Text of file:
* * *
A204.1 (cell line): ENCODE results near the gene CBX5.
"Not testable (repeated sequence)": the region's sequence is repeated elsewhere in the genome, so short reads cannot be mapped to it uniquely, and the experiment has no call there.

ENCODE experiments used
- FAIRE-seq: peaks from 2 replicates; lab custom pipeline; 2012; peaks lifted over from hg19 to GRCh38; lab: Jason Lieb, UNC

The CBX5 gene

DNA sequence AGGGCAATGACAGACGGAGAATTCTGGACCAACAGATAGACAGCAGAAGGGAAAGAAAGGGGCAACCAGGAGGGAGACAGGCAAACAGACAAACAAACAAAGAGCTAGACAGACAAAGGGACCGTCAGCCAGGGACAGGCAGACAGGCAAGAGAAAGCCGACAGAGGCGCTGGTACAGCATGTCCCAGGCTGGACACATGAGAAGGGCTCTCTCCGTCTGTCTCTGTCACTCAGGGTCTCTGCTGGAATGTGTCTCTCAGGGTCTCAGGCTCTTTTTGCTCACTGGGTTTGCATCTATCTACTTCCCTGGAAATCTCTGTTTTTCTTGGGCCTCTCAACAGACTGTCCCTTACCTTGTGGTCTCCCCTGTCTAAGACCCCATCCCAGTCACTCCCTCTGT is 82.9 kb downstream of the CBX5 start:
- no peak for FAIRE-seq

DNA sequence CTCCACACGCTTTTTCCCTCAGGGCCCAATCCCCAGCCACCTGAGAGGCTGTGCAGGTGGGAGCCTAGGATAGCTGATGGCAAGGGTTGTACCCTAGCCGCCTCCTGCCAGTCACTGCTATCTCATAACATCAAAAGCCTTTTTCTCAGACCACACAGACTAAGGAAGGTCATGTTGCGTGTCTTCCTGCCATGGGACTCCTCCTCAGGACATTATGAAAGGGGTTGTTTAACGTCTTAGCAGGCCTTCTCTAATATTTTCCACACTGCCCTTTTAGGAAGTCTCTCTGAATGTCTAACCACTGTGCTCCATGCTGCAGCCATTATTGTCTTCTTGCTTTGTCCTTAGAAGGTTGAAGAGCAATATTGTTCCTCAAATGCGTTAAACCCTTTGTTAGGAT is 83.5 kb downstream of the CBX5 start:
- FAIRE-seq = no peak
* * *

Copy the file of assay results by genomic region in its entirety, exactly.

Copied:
A204.1 (cell line): ENCODE results near the gene CBX5.
"Not testable (repeated sequence)": the region's sequence is repeated elsewhere in the genome, so short reads cannot be mapped to it uniquely, and the experiment has no call there.

ENCODE experiments used
- FAIRE-seq: peaks from 2 replicates; lab custom pipeline; 2012; peaks lifted over from hg19 to GRCh38; lab: Jason Lieb, UNC

The CBX5 gene

DNA sequence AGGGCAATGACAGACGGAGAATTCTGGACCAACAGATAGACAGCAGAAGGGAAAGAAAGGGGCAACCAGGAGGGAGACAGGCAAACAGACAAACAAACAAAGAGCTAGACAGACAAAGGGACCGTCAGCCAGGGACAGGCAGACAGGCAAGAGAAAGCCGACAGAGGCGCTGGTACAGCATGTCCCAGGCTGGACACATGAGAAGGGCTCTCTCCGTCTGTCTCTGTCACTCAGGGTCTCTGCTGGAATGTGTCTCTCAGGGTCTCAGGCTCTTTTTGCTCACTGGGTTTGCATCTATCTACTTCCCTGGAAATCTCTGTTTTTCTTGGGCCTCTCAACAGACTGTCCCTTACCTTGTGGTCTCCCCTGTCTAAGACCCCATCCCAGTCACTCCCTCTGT is 82.9 kb downstream of the CBX5 start:
- no peak for FAIRE-seq

DNA sequence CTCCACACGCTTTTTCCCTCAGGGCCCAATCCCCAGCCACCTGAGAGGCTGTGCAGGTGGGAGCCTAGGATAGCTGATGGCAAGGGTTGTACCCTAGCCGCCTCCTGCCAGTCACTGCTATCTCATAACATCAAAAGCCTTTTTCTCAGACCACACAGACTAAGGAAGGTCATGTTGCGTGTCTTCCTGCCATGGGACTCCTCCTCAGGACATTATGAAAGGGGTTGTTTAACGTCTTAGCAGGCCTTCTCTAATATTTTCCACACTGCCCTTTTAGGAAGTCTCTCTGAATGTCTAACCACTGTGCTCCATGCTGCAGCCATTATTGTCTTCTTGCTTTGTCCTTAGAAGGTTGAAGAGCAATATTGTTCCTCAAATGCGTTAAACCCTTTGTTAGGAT is 83.5 kb downstream of the CBX5 start:
- FAIRE-seq = no peak